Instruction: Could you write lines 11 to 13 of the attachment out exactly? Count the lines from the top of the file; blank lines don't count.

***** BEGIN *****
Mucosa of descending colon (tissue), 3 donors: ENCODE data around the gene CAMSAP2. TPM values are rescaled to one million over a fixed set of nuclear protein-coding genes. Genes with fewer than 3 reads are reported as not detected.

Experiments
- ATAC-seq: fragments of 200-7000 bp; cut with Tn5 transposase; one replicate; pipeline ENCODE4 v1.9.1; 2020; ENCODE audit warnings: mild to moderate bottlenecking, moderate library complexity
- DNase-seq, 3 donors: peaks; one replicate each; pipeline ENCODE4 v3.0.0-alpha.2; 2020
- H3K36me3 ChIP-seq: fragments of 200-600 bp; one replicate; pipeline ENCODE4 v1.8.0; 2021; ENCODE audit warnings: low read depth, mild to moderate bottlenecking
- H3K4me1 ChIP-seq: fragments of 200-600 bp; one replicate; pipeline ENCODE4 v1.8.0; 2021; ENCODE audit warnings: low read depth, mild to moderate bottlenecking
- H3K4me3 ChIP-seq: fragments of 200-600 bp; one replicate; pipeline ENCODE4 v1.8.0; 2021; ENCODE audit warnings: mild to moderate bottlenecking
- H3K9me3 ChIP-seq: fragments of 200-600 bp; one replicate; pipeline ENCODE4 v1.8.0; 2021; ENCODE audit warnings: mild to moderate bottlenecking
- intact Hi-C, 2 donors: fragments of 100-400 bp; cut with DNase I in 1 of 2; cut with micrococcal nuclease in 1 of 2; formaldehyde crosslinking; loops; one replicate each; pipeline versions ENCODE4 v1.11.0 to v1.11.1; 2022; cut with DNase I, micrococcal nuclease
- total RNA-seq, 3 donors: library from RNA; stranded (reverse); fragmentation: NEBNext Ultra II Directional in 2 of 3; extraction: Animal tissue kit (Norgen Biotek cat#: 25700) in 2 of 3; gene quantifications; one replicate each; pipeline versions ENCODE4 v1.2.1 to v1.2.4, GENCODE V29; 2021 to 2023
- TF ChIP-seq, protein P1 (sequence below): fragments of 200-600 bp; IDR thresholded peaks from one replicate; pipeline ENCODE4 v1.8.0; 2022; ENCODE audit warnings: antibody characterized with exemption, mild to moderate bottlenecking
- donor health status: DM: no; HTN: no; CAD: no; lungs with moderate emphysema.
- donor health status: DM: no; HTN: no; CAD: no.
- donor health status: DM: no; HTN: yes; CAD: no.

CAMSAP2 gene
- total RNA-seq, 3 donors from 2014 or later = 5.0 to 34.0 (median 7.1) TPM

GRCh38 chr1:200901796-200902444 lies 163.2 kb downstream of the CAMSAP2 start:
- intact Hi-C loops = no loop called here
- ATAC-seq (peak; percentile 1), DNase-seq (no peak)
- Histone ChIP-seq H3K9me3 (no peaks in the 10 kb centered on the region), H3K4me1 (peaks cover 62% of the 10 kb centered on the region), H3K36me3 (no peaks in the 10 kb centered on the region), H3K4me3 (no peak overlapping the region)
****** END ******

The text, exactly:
- TF ChIP-seq, protein P1 (sequence below): fragments of 200-600 bp; IDR thresholded peaks from one replicate; pipeline ENCODE4 v1.8.0; 2022; ENCODE audit warnings: antibody characterized with exemption, mild to moderate bottlenecking
- donor health status: DM: no; HTN: no; CAD: no; lungs with moderate emphysema.
- donor health status: DM: no; HTN: no; CAD: no.